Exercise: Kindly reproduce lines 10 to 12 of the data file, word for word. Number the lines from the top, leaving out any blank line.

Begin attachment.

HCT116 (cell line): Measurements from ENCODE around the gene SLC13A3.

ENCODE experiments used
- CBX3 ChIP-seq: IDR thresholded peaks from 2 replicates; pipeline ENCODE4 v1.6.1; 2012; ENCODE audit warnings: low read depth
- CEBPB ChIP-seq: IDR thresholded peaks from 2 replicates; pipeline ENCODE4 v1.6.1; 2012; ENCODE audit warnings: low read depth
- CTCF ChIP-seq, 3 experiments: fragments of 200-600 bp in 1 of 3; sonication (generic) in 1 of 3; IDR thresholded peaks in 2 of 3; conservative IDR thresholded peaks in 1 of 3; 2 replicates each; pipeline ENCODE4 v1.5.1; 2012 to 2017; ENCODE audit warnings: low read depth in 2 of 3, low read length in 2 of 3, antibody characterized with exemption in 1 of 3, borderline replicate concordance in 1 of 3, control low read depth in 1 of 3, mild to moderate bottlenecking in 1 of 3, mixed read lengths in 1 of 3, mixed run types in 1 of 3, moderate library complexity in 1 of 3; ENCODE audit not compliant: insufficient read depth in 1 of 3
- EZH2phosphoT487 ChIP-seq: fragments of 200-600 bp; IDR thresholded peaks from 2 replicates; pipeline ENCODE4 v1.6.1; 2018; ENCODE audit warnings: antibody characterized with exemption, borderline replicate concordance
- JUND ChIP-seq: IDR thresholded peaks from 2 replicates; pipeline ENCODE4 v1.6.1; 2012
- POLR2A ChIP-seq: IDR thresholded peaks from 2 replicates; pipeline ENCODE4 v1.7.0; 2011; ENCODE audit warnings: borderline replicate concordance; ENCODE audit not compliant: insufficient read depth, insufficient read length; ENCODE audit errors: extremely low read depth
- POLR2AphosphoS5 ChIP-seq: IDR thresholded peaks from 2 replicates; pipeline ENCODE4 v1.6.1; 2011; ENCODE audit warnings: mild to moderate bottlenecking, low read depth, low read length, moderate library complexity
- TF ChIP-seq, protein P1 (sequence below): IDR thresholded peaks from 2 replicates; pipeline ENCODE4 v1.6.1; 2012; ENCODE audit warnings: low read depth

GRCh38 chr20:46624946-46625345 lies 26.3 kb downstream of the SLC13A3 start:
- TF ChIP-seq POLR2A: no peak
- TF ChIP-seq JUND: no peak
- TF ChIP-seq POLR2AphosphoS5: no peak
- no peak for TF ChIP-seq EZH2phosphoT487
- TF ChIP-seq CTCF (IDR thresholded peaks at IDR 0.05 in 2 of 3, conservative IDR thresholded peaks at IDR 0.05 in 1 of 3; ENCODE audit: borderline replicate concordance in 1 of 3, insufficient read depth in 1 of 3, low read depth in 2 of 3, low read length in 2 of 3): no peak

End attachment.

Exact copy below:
- TF ChIP-seq, protein P1 (sequence below): IDR thresholded peaks from 2 replicates; pipeline ENCODE4 v1.6.1; 2012; ENCODE audit warnings: low read depth

GRCh38 chr20:46624946-46625345 lies 26.3 kb downstream of the SLC13A3 start:
- TF ChIP-seq POLR2A: no peak